We’ve been using artificial reefs to improve habitat for fish and other aquatic life in deepwater ocean habitat for awhile now. But we’ve just begun to tap their potential in shallow water.
For example, artificial reefs finally are going to be deployed in Florida’s St. Johns River, following years of research and discussion.
“While the artificial reefs will not replace the natural system, they will help. The nooks and crannies will offer small spaces for small fish to hide and live. The concrete will provide a surface for marine growth to occur. Barnacles and oysters are expected to become established on the rocks,” says the Times-Union.
“Not only do they become potential food for fish, they also filter sediment and other particles out of the water, thereby improving water quality. The small fish become food for the larger fish, and so grows the food chain.”
Up in the Great Lakes, meanwhile, a spawning reef of four acres is being built in the St. Clair River, to benefit walleye, sturgeon, and whitefish.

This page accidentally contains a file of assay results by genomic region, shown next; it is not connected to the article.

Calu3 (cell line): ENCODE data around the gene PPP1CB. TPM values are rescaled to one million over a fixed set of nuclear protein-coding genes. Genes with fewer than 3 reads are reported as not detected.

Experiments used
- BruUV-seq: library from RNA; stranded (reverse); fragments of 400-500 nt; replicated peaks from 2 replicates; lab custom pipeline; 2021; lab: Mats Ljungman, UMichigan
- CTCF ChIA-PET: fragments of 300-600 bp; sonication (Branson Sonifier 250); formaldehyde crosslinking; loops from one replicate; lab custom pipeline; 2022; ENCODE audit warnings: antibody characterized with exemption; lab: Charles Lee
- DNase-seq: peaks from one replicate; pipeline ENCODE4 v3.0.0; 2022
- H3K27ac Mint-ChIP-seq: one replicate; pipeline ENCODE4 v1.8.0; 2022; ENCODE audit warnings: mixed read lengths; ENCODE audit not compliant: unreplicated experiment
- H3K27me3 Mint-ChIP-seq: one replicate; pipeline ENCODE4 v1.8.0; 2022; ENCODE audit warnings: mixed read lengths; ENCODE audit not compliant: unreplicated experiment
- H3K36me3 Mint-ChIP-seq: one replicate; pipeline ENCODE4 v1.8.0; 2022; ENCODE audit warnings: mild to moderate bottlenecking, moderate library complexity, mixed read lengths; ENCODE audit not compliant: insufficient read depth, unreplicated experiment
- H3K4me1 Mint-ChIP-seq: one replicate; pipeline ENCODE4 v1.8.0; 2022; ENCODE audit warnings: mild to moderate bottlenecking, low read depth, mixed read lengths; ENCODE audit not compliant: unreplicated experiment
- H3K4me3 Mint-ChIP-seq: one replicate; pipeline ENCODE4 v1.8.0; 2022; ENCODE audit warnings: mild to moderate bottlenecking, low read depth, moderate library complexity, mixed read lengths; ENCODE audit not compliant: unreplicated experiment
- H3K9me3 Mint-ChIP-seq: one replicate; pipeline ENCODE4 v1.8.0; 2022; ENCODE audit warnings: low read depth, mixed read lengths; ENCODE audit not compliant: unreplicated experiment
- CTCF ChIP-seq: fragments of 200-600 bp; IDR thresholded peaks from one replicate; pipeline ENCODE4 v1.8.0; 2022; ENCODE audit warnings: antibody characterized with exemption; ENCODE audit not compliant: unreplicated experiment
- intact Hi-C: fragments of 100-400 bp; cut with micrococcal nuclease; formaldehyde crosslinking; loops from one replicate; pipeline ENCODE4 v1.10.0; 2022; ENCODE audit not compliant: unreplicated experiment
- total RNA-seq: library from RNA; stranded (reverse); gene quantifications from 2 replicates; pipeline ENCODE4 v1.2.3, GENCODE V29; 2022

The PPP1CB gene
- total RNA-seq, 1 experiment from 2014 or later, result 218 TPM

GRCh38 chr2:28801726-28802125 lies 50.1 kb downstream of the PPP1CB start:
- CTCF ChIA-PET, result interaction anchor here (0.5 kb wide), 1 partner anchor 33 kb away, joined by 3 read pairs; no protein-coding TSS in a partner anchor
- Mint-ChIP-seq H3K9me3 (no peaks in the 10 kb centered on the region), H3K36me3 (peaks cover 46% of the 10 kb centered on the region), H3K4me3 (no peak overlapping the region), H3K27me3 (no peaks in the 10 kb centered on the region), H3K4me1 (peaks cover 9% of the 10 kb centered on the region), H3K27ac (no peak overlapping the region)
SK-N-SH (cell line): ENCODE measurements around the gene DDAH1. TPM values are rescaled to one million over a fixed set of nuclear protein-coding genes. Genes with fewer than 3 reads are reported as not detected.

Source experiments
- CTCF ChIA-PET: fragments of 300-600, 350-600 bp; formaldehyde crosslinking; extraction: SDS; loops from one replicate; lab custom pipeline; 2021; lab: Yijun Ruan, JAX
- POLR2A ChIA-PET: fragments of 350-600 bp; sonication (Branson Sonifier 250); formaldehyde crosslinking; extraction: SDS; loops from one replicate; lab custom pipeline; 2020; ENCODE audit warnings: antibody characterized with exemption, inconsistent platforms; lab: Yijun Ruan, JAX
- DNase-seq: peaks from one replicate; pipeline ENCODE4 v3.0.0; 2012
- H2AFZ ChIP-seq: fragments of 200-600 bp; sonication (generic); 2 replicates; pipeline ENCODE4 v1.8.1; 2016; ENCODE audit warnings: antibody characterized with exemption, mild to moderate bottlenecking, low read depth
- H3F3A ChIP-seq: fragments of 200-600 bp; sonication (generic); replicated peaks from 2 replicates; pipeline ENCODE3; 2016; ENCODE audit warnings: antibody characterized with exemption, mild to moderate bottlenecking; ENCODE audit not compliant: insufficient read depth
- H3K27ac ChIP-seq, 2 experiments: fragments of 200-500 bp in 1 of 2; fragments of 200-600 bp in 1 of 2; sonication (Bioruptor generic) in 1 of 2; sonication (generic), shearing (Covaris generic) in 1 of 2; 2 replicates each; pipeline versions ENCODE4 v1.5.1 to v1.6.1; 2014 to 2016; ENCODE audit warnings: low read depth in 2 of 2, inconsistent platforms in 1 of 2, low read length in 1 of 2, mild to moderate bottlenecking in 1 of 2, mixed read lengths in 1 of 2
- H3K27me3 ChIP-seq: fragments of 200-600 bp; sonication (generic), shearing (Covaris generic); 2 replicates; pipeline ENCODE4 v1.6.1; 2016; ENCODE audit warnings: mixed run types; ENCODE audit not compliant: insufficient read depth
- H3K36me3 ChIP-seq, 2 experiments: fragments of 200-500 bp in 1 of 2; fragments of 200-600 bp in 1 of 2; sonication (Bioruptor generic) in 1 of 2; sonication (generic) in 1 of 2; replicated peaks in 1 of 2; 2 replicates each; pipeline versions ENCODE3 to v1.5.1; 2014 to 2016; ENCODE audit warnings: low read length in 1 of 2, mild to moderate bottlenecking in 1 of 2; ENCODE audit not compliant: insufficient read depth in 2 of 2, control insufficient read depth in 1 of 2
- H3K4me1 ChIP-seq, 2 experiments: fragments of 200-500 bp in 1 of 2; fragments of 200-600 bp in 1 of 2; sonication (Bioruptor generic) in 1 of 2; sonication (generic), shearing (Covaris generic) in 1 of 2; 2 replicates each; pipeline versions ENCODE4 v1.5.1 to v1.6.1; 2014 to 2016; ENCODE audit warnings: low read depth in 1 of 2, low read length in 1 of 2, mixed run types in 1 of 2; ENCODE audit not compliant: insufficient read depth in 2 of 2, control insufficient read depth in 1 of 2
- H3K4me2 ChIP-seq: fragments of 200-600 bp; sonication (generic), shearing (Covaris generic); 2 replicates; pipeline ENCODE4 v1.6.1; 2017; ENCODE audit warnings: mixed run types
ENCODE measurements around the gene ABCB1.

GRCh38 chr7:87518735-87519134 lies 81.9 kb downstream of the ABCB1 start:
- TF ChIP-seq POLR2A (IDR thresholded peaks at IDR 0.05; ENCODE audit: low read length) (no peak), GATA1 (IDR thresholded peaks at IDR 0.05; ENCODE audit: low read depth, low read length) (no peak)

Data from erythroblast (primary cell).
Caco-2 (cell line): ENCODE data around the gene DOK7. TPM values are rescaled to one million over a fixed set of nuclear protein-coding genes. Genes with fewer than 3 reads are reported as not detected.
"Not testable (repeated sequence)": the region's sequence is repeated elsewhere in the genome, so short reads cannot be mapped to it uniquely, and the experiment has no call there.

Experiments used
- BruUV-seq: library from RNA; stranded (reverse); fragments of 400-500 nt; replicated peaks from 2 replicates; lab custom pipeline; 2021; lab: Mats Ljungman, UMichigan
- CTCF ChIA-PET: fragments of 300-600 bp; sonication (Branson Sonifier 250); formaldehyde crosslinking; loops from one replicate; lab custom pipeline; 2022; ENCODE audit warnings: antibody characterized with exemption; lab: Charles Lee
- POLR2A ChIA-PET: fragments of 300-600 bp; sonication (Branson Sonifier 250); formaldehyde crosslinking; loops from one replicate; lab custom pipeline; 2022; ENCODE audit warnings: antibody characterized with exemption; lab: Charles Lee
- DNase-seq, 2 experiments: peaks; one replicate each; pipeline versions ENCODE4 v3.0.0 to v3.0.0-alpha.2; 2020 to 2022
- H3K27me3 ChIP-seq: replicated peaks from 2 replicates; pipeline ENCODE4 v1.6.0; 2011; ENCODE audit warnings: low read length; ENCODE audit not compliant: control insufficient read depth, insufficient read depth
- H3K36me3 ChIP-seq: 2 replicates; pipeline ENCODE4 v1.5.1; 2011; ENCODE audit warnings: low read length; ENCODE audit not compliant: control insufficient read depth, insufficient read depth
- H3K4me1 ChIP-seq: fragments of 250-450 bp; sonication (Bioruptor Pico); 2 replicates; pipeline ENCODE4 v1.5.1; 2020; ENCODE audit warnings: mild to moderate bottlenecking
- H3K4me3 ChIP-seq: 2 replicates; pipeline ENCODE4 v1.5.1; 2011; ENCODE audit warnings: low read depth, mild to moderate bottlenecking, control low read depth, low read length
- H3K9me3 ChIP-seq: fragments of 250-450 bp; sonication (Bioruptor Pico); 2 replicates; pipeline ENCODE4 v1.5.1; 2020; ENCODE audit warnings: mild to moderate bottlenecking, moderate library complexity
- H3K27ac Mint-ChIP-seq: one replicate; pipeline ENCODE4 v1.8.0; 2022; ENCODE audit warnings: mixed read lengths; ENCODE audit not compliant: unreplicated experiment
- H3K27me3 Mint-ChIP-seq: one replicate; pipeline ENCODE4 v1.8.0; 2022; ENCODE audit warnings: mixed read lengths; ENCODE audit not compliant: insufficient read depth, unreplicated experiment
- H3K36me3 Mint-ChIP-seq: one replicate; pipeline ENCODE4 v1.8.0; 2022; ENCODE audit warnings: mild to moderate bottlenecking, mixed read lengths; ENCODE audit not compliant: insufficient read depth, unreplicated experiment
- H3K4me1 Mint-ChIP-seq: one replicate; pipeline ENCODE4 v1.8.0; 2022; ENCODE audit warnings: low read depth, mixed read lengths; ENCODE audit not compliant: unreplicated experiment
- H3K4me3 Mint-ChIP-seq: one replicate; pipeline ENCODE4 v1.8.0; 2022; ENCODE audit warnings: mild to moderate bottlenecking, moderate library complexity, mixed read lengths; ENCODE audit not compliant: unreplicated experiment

The project at Harts light is the sixth spawning habitat built by the Michigan Sea Grant in the St. Clair and Detroit rivers
During the late 1800s and early 1900s, those systems were dredged to create deep shipping channels. In the process, 800 to 1,000 acres of prime spawning habit were destroyed.
And out in California, scientists have discovered that offshore oil rigs provide some of the most productive fish habitat in the world. They determined that the structures are home to 27 times as many fish as natural rocky reefs in the area.